By NZ Herald

Eddie Jones has revealed the moment in his career which left him tears – the day he was sacked as the Wallabies head coach.

Jones is set to give exclusive insight into his rugby career in his autobiography ‘Eddie Jones: My Life and Rugby,’ which will be released later this month.

In an extract from the book, Jones opened up about the day he was told his contract with the Wallabies would be terminated following a poor run of results in 2005.

Continue reading below…

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Five days after the Wallabies suffered defeat in Cardiff, Jones was preparing for an end-of-season presentation to the Rugby Australia Board before he received a call from then-president Gary Flowers, who asked him to meet at the office.

“Everything changed as soon as I walked into Flowers’ office,” Jones wrote. “I respected the fact that he didn’t waste any time. He was sympathetic but very direct. They were terminating my contract.

“I heard him out and didn’t argue. I was not about to beg for another chance and so we shook hands. It was very civilised. But it happened so fast I was in shock.

“The first person I called was Pemby [Media consultant David Pembroke]. He was still in the air and his phone switched to voicemail. “Mate,” I said, “don’t worry about the plan. He’s just f***ing sacked me”.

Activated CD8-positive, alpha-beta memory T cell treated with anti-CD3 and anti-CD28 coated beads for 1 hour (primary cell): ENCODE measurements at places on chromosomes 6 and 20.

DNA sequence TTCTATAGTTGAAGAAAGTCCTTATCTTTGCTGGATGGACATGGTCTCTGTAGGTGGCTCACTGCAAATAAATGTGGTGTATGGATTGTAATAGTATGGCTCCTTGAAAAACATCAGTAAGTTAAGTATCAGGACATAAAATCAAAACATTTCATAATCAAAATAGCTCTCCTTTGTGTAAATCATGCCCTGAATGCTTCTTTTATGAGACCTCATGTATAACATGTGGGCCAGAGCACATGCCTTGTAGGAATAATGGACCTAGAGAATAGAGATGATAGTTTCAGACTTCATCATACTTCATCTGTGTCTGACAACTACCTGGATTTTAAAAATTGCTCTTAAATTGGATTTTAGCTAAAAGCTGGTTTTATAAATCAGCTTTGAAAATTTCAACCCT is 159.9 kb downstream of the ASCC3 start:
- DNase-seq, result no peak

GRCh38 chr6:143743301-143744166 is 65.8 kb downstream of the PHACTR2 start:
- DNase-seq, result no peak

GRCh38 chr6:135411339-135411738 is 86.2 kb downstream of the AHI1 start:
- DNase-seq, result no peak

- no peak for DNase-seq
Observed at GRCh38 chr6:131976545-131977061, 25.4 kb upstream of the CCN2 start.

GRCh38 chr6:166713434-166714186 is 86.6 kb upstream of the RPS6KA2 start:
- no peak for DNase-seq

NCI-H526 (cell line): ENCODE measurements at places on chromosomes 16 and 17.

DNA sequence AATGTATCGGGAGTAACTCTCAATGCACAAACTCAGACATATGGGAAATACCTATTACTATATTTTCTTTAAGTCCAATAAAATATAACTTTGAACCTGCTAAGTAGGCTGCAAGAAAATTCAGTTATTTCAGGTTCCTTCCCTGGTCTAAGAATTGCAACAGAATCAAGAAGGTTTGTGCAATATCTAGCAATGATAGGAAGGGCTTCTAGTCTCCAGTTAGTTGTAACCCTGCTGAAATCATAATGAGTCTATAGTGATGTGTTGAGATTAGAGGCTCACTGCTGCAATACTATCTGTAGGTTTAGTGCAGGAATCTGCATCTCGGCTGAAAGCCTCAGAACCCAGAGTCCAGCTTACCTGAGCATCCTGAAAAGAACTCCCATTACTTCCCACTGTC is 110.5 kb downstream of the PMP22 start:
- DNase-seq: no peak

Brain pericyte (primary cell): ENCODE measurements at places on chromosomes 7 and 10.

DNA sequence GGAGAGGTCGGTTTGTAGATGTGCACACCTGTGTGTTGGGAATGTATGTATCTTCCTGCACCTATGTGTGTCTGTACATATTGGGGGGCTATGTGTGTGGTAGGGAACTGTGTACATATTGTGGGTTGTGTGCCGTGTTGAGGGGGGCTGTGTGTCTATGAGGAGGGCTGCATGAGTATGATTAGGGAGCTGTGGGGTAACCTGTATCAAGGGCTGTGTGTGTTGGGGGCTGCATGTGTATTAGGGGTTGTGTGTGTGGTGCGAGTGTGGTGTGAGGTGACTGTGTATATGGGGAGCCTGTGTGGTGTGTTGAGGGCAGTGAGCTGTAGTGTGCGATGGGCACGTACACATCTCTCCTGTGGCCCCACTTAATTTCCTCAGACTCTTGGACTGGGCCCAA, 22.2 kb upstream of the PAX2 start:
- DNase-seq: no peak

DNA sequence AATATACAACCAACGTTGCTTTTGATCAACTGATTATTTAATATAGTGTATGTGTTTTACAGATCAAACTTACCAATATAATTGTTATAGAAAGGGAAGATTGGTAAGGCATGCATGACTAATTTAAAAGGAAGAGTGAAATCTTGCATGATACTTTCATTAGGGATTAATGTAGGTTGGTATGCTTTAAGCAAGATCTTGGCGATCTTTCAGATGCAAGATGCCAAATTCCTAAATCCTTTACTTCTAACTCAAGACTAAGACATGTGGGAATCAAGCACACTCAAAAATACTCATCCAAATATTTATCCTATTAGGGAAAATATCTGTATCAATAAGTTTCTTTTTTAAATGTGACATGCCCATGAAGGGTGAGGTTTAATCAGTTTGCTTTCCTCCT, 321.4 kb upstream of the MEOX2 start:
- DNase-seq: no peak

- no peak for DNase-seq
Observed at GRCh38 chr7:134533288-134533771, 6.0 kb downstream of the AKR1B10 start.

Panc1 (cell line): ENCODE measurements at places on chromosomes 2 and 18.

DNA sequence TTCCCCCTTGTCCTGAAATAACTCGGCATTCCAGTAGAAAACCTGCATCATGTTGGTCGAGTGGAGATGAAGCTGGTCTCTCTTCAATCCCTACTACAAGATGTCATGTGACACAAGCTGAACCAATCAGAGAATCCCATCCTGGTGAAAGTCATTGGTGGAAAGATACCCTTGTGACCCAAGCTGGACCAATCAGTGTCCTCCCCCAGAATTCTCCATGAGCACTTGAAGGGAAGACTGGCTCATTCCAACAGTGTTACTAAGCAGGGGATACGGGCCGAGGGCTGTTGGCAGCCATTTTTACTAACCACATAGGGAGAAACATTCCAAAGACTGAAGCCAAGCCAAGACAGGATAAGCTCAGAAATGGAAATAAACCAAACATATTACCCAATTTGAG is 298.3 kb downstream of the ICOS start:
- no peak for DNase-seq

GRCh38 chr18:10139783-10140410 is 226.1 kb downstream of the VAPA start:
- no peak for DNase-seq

Jones calmly made it through the press conference the following afternoon, after being reminded of his success as a coach despite the year of heartbreak.

He said it was only after fronting the media when the tears came.

“The lift doors opened and we stepped inside. It was just the two of us as the doors closed again with a soft swish. We had just started to descend when the first tears fell.

“I shook my head as the tears kept rolling down my face. My mouth was crumpled into a little ball which I eventually managed to open.

“I wanted to tell Pemby how I felt. Finally, just before we reached the ground floor, I got the words out: “I’ll coach at this level again.”

Staying true to those words, Jones went on to become England’s head coach in 2015 and was the mastermind behind the side that knocked the All Blacks out of the 2019 Rugby World Cup in Japan last month.

Jones also revealed that his one regret in life was not leaving the Wallabies sooner and on his own terms.

Looking back, Jones said he should have stepped down after the 2003 Rugby World Cup – when the Wallabies lost the final at home 20-17 to England.

“It was a mistake to continue but, in retrospect, I understand how much I was struggling. I wanted to atone for that heartbreaking loss by winning the next tournament,” he wrote.

“This happens when you come close and fall just short. You carry the burden of defeat with you for the next few years. It might be buried deep inside you but it twists your thinking.”

This article first appeared on and was republished with permission.

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